2024: The Year of Cicadas


2024 is a big year for cicadas in Wisconsin! This year our beloved trees will host two species of native cicadas at the same time, a feat 17 years in the making. You might be asking “Don’t cicadas feed on trees and shrubs”? Here’s what you need to know:

Southern Wisconsin is home to two species of cicadas, annual and periodical. These two species are differentiated by how much time they take to develop, and when they emerge as adults. Annual cicadas are the type you see every year during the hot months of summer. They are black, green and grey in color and sing loudly during the day into evening. Periodical cicadas have black, yellow and orange coloring, with distinct red eyes. Periodical cicadas only emerge every 13 or 17 years, depending on the species. In southern Wisconsin we have only one type of periodical cicada, a 17-year species labeled “Brood XIII” by entomologists.

Young cicadas feed on tree and shrub roots to fuel their development, though they don’t typically cause a lot of damage to their host plant. Adults however, will cause some damage to small branches ¼-½” diameter that they use to house their eggs after they’re laid. During the adult stage, both species prioritize attracting a mate, mating, laying eggs and dying. Adult cicadas don’t feed during this stage of life. Once an adult female has successfully developed eggs, she will use her knife-like ovipositor to cut into branches and deposit her eggs into the opening. After eggs hatch, the young cicadas fall to the ground and burrow underground where they live and develop further. The resulting damage from this process is called “flagging” and occurs when individual branch tips die back after their water and nutrient supply is cut off. Mature trees and shrubs can tolerate this kind of damage pretty well, but young woody species may experience stress.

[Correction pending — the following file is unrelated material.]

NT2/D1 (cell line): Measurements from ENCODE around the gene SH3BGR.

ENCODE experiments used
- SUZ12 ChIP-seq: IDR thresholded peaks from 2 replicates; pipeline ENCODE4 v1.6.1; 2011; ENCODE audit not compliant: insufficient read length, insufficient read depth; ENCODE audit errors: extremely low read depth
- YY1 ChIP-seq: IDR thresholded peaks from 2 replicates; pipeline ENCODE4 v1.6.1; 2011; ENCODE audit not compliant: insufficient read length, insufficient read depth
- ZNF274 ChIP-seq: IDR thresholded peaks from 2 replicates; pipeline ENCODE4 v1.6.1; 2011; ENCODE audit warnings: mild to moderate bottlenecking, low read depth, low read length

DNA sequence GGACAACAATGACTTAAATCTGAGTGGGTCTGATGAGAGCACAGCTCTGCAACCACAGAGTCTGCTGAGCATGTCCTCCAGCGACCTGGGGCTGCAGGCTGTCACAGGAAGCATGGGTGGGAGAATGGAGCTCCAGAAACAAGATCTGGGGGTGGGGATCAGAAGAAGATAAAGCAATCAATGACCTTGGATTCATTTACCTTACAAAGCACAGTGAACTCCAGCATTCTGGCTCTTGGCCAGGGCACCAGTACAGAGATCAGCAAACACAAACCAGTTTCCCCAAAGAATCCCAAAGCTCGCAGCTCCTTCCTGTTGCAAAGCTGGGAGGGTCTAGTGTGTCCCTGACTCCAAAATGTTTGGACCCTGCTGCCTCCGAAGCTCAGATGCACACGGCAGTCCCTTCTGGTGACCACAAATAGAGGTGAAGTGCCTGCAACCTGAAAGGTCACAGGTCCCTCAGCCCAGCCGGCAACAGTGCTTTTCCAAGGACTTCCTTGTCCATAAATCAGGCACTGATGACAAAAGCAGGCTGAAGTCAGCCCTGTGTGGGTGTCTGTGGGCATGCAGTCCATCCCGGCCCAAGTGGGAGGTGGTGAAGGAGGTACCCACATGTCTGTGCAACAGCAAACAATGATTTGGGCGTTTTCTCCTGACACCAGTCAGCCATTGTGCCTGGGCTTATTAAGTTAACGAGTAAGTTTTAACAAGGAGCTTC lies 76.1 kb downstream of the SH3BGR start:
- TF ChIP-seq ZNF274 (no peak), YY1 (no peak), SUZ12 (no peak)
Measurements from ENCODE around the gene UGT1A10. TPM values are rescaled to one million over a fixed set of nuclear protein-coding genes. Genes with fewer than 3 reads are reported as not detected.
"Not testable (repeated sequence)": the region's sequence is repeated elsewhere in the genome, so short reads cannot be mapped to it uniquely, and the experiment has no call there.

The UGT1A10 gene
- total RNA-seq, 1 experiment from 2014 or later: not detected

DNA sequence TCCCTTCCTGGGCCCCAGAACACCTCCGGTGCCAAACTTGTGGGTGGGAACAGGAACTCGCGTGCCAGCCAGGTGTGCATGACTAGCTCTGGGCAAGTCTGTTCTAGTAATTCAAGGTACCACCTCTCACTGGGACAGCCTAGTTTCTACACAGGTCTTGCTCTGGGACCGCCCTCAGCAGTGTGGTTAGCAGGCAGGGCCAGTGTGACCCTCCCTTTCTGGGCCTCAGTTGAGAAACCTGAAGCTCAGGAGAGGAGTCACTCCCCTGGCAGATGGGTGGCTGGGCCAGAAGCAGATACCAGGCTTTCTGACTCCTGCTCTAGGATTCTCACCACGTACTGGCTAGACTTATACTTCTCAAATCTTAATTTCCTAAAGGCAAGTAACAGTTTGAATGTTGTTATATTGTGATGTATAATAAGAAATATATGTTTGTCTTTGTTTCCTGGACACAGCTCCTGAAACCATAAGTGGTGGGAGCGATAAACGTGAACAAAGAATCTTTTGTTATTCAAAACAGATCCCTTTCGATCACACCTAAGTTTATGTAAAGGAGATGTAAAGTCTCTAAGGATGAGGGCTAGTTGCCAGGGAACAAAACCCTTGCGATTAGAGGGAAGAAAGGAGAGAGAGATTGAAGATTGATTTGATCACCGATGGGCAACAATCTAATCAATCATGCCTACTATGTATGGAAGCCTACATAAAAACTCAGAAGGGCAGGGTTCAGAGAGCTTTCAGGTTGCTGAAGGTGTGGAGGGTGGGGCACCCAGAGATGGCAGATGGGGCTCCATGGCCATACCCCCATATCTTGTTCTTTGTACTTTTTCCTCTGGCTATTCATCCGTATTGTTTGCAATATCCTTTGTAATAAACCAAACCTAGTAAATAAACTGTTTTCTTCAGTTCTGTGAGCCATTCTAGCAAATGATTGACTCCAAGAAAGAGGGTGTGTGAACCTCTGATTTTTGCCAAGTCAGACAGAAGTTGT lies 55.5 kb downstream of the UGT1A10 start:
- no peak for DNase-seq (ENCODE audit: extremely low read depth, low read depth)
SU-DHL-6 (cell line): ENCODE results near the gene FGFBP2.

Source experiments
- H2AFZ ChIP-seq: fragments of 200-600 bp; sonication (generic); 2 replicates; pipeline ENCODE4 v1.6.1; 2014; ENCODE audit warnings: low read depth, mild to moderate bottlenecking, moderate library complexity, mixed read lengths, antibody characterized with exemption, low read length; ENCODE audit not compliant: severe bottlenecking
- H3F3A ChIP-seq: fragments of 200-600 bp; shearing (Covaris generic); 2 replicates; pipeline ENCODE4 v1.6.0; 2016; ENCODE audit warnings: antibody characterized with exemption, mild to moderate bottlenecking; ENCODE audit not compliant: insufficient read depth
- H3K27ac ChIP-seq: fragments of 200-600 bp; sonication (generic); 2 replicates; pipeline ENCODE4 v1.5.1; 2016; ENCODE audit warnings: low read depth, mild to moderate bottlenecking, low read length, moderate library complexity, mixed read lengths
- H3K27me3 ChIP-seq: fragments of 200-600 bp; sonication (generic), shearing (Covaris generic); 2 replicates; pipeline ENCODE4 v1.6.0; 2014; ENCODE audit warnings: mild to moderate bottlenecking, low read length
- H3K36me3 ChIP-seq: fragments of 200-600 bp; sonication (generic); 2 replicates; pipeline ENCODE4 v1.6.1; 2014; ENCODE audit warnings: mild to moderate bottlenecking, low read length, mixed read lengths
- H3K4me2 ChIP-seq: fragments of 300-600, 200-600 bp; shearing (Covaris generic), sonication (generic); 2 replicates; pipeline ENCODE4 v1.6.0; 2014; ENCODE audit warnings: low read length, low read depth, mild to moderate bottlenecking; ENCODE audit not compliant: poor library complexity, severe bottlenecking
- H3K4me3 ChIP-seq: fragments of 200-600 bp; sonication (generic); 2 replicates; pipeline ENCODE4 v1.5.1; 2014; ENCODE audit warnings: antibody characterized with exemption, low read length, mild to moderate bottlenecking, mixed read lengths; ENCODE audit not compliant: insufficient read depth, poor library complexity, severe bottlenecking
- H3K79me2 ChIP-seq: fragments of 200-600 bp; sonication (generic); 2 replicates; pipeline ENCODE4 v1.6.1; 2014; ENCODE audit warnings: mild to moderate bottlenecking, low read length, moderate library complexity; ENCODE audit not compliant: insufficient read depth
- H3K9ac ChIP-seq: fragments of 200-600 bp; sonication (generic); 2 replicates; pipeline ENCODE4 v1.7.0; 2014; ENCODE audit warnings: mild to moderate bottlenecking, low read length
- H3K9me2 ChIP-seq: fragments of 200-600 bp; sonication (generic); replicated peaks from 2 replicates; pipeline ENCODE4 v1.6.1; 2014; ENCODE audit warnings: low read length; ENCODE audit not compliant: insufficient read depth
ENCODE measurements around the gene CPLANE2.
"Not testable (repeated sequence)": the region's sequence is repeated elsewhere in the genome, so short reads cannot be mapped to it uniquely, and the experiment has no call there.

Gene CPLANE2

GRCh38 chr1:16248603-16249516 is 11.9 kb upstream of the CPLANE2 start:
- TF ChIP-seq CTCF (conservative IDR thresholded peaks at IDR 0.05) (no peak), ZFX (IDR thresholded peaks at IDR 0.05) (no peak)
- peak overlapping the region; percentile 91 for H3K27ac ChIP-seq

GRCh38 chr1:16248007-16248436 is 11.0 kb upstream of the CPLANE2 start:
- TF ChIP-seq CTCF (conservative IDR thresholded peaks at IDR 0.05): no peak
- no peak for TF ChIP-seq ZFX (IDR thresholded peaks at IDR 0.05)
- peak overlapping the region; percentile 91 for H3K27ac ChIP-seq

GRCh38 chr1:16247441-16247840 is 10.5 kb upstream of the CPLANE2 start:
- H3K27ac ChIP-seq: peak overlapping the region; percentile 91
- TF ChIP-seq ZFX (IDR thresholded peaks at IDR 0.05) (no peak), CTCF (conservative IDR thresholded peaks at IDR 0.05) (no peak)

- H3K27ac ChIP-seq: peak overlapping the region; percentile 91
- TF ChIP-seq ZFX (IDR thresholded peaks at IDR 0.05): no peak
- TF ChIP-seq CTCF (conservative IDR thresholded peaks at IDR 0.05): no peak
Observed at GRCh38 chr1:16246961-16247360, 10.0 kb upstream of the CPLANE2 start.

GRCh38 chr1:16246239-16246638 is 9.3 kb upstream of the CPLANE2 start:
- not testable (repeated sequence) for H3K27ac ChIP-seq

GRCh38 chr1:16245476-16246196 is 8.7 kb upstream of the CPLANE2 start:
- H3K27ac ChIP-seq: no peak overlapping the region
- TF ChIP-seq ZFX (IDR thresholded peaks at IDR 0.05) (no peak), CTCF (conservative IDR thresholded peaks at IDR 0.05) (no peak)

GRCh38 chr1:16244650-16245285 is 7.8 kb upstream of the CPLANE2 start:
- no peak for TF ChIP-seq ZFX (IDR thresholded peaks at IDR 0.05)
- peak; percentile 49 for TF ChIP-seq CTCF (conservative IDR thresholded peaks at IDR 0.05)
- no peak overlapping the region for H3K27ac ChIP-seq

If you see any flagging, or need help managing your woody plants during this special time, call Tree Health Management and one of our arborists can help you!

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Call 608-223-9120 to have one of our certified arborists evaluate your property.